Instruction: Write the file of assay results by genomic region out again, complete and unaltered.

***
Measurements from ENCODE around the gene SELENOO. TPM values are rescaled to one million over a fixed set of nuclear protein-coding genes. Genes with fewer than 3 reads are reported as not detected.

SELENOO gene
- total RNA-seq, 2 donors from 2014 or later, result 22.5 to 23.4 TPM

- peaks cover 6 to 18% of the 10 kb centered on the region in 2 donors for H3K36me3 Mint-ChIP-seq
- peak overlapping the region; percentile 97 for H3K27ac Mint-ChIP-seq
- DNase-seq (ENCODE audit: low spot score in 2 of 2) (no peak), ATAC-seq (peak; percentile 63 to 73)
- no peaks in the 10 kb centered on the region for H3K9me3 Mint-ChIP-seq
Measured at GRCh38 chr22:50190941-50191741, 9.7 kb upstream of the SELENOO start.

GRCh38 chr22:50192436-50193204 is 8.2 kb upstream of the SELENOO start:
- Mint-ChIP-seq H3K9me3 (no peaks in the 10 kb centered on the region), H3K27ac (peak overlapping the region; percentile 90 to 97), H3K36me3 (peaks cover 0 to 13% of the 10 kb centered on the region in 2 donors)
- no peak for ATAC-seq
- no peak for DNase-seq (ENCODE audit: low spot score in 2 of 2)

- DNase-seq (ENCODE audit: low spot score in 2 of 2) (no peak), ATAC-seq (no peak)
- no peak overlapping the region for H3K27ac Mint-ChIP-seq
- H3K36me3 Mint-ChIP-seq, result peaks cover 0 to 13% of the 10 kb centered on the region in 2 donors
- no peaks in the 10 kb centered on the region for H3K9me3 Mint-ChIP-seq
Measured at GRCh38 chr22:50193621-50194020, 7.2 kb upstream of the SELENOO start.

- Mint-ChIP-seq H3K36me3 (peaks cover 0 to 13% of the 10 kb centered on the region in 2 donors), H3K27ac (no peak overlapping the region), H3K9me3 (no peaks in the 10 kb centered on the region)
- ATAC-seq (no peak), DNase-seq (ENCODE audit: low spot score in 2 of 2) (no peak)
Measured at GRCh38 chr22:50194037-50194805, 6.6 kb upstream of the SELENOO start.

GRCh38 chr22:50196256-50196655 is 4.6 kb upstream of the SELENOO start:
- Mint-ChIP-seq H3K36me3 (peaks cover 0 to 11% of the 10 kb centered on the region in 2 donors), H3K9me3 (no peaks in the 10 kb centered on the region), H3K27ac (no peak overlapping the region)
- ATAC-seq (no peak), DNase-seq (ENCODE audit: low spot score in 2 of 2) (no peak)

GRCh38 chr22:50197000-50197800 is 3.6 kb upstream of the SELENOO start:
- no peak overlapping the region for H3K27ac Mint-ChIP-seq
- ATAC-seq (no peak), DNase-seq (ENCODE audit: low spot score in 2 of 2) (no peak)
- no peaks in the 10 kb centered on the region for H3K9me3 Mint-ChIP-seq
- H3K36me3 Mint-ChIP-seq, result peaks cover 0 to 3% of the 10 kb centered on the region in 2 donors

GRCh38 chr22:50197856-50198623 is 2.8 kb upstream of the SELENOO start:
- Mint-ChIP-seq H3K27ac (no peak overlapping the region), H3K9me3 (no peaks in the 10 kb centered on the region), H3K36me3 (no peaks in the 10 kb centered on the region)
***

Measurements from ENCODE around the gene SELENOO. TPM values are rescaled to one million over a fixed set of nuclear protein-coding genes. Genes with fewer than 3 reads are reported as not detected.

SELENOO gene
- total RNA-seq, 2 donors from 2014 or later, result 22.5 to 23.4 TPM

- peaks cover 6 to 18% of the 10 kb centered on the region in 2 donors for H3K36me3 Mint-ChIP-seq
- peak overlapping the region; percentile 97 for H3K27ac Mint-ChIP-seq
- DNase-seq (ENCODE audit: low spot score in 2 of 2) (no peak), ATAC-seq (peak; percentile 63 to 73)
- no peaks in the 10 kb centered on the region for H3K9me3 Mint-ChIP-seq
Measured at GRCh38 chr22:50190941-50191741, 9.7 kb upstream of the SELENOO start.

GRCh38 chr22:50192436-50193204 is 8.2 kb upstream of the SELENOO start:
- Mint-ChIP-seq H3K9me3 (no peaks in the 10 kb centered on the region), H3K27ac (peak overlapping the region; percentile 90 to 97), H3K36me3 (peaks cover 0 to 13% of the 10 kb centered on the region in 2 donors)
- no peak for ATAC-seq
- no peak for DNase-seq (ENCODE audit: low spot score in 2 of 2)

- DNase-seq (ENCODE audit: low spot score in 2 of 2) (no peak), ATAC-seq (no peak)
- no peak overlapping the region for H3K27ac Mint-ChIP-seq
- H3K36me3 Mint-ChIP-seq, result peaks cover 0 to 13% of the 10 kb centered on the region in 2 donors
- no peaks in the 10 kb centered on the region for H3K9me3 Mint-ChIP-seq
Measured at GRCh38 chr22:50193621-50194020, 7.2 kb upstream of the SELENOO start.

- Mint-ChIP-seq H3K36me3 (peaks cover 0 to 13% of the 10 kb centered on the region in 2 donors), H3K27ac (no peak overlapping the region), H3K9me3 (no peaks in the 10 kb centered on the region)
- ATAC-seq (no peak), DNase-seq (ENCODE audit: low spot score in 2 of 2) (no peak)
Measured at GRCh38 chr22:50194037-50194805, 6.6 kb upstream of the SELENOO start.

GRCh38 chr22:50196256-50196655 is 4.6 kb upstream of the SELENOO start:
- Mint-ChIP-seq H3K36me3 (peaks cover 0 to 11% of the 10 kb centered on the region in 2 donors), H3K9me3 (no peaks in the 10 kb centered on the region), H3K27ac (no peak overlapping the region)
- ATAC-seq (no peak), DNase-seq (ENCODE audit: low spot score in 2 of 2) (no peak)

GRCh38 chr22:50197000-50197800 is 3.6 kb upstream of the SELENOO start:
- no peak overlapping the region for H3K27ac Mint-ChIP-seq
- ATAC-seq (no peak), DNase-seq (ENCODE audit: low spot score in 2 of 2) (no peak)
- no peaks in the 10 kb centered on the region for H3K9me3 Mint-ChIP-seq
- H3K36me3 Mint-ChIP-seq, result peaks cover 0 to 3% of the 10 kb centered on the region in 2 donors

GRCh38 chr22:50197856-50198623 is 2.8 kb upstream of the SELENOO start:
- Mint-ChIP-seq H3K27ac (no peak overlapping the region), H3K9me3 (no peaks in the 10 kb centered on the region), H3K36me3 (no peaks in the 10 kb centered on the region)